How do I get my watch repaired?
I remember a short while back that there was a legal contest between third party watch spare parts suppliers/repairers against Swatch, ETA and Rolex. The argument was that by choking the supply of spare parts, organisations like Swatch Group were in breach of fair competitive practices since all parts or repairs will have to be sourced from first party channels- leaving customers at the mercy of whatever Rolex or Richemont repair centres decide is the correct price to have a watch serviced. It was argued that this is an abuse of being in a dominant position and in breach of competition practice. This was ultimately overruled in favour of the Swiss megabrands on the grounds that limiting spare parts protects a brand’s reputation in terms of quality and service and prevents the rise of counterfeits. It was also shown to the court that competition exists among authorised repair channels.
In this instance, ETA is the largest Swiss watch movement supplier. An outright ban on selling movements to medium size repair companies will straight up cripple the sector. It turns out that the vast majority of ETA movements are sold in the upper mid bracket of companies – removing the incentive for ETA to keep producing parts. You can probably expect a flooding of grey-market components at unreasonable prices.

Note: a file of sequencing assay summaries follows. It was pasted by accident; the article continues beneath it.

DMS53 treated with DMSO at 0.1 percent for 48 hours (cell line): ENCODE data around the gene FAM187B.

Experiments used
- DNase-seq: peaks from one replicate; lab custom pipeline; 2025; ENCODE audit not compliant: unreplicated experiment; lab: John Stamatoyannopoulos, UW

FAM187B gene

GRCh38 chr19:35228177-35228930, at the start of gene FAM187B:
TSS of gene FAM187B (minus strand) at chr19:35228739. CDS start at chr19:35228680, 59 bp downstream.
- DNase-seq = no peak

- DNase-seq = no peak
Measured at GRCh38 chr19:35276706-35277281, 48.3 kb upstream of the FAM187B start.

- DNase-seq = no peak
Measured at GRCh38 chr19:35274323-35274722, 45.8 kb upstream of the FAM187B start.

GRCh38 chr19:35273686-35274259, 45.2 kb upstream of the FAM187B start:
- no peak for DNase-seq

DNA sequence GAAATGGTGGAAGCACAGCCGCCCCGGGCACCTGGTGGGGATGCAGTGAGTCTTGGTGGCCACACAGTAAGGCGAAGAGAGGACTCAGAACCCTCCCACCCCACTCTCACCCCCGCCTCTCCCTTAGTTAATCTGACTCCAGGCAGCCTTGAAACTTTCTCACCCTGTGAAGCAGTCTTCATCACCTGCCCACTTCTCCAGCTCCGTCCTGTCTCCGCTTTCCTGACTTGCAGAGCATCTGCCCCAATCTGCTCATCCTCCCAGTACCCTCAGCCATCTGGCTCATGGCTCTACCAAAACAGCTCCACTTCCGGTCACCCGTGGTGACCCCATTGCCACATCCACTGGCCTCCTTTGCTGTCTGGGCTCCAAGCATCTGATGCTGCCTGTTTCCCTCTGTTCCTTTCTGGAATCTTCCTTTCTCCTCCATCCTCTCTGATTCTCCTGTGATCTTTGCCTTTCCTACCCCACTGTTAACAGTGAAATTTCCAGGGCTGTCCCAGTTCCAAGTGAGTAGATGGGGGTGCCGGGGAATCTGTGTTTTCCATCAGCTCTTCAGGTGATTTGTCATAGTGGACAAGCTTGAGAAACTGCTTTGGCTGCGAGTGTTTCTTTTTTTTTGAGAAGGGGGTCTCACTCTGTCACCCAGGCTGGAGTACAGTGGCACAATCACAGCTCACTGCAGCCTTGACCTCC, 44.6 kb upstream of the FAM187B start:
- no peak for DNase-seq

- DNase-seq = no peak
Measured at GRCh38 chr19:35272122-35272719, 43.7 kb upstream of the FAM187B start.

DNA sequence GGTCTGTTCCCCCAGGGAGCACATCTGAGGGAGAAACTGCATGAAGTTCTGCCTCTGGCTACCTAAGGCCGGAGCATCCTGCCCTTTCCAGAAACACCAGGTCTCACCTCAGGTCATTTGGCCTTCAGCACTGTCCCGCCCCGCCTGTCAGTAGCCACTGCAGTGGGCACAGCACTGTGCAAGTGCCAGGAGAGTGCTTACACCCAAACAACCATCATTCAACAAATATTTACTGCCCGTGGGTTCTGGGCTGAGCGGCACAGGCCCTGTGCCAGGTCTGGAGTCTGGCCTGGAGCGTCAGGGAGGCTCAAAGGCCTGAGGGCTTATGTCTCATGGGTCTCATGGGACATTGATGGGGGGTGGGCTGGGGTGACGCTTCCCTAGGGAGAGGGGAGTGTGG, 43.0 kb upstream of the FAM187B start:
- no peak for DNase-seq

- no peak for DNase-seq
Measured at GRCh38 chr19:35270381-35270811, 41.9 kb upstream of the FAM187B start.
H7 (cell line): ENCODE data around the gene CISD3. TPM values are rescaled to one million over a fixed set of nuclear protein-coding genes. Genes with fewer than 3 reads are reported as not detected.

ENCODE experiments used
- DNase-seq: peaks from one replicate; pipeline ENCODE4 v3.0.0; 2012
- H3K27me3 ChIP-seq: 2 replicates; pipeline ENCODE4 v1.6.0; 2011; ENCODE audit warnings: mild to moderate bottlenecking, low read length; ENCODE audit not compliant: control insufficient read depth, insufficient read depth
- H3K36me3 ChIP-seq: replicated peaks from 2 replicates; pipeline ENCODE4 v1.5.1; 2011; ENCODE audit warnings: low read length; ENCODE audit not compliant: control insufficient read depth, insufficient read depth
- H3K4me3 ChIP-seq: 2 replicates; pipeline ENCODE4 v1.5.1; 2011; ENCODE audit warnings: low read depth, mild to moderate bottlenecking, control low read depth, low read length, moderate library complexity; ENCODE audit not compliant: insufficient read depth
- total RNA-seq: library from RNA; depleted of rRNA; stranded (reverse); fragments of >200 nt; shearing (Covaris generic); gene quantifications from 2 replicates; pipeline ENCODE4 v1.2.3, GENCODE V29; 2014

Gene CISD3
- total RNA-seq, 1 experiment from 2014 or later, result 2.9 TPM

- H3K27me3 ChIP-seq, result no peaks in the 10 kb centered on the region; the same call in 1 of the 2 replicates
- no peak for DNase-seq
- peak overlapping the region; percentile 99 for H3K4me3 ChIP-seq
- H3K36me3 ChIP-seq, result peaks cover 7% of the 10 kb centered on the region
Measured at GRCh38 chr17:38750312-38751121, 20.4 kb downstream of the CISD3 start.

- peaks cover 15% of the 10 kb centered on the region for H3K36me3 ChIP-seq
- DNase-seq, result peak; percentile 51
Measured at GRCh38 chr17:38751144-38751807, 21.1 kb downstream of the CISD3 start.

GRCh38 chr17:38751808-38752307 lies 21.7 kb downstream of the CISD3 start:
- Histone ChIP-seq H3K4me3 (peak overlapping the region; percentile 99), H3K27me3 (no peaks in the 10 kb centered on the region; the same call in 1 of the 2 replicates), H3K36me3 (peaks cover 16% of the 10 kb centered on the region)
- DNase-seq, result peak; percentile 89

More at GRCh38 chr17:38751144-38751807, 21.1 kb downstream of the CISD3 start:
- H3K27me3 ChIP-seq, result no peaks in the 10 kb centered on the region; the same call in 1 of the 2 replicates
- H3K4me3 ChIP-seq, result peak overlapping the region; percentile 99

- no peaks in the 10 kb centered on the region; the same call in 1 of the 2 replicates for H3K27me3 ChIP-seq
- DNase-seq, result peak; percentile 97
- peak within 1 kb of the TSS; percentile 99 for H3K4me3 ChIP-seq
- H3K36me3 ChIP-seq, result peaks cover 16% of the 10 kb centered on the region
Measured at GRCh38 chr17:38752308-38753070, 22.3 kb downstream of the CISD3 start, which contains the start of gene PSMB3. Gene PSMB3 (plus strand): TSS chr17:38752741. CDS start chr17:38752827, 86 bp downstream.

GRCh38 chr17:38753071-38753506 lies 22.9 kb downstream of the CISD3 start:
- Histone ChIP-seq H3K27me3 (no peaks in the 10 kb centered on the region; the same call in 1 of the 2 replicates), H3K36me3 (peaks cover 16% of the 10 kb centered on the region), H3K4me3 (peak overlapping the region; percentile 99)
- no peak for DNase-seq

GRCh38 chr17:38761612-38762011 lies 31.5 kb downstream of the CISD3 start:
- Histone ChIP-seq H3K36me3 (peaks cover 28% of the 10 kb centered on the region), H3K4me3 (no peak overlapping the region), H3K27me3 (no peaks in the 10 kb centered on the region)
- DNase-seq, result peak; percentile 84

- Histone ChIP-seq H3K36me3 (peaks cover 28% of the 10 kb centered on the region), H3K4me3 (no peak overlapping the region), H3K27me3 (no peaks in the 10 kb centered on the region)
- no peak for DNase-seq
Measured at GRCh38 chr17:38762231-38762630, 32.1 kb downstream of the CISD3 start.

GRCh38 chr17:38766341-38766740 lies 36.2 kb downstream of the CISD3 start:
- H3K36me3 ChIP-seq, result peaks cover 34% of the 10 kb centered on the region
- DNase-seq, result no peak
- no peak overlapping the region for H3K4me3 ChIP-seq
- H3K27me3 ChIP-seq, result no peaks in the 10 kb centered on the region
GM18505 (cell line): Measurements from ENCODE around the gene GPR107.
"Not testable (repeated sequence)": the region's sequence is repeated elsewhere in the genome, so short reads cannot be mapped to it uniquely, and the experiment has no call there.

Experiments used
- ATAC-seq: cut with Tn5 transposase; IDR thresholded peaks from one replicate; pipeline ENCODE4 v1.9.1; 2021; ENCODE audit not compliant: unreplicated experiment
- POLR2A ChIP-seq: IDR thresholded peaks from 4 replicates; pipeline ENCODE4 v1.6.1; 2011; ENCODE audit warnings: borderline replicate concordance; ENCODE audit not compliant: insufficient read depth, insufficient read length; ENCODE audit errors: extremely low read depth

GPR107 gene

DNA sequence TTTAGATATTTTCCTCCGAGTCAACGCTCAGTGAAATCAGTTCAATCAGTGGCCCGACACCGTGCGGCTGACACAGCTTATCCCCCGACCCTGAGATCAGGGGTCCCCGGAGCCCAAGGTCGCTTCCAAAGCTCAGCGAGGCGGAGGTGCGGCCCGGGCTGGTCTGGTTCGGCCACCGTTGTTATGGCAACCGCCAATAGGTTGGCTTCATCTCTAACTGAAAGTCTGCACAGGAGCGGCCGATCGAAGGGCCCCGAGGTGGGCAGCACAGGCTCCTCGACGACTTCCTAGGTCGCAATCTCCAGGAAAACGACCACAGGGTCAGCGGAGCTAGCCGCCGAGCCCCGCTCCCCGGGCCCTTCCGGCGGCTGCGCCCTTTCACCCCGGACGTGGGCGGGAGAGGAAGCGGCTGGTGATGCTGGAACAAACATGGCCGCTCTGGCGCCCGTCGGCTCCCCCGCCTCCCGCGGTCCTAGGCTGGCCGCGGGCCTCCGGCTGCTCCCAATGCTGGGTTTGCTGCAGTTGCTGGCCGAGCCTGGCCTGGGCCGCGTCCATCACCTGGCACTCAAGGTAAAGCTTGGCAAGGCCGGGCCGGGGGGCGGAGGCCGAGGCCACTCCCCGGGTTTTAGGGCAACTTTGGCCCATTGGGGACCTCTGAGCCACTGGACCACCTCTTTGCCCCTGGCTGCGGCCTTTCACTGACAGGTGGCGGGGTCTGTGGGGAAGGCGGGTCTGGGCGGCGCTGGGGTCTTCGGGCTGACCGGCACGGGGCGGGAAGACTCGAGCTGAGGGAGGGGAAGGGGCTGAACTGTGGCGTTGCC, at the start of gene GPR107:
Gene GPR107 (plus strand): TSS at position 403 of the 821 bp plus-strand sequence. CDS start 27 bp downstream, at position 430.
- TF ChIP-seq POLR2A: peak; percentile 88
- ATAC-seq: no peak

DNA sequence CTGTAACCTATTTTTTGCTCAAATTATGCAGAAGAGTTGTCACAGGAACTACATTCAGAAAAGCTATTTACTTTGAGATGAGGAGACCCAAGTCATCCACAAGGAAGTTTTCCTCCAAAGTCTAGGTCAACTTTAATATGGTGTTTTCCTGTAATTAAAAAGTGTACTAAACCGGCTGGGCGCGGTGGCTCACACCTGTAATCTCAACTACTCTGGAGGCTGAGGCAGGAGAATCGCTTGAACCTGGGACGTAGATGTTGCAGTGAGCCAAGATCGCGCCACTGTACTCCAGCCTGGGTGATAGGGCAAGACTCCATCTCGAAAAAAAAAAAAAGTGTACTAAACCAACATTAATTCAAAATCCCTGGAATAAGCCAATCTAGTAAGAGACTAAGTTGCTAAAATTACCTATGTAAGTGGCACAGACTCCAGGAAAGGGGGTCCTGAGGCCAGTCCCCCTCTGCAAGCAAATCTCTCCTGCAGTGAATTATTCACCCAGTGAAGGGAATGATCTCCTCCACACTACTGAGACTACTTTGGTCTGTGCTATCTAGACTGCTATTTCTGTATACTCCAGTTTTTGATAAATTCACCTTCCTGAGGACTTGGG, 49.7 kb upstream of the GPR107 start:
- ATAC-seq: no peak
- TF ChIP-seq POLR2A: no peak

Suddenly servicing your Tissot or that weird ‘affordable luxury’ watch that you picked up from Kickstarter might be a bit more of a dear choice.
Let’s use the other Swiss suppliers?
I’m not in the watch manufacturing sector so you’ll have to take my comments with a grain of salt, but here’s what I think.
First of all is the notion of buying “Swiss” parts. This is critical for the hundreds of small to midsize Swiss watch labels that won’t be able to outsource. If you disclude ETA, you essentially have two options in the mass-produced sector: Sellita for mechanical movements and Ronda for the quartz side. On the high end side, you have Vaucher and APRP ect (which are in a different league) Surely the possible ban means that these companies can just fill in the demand left by ETA?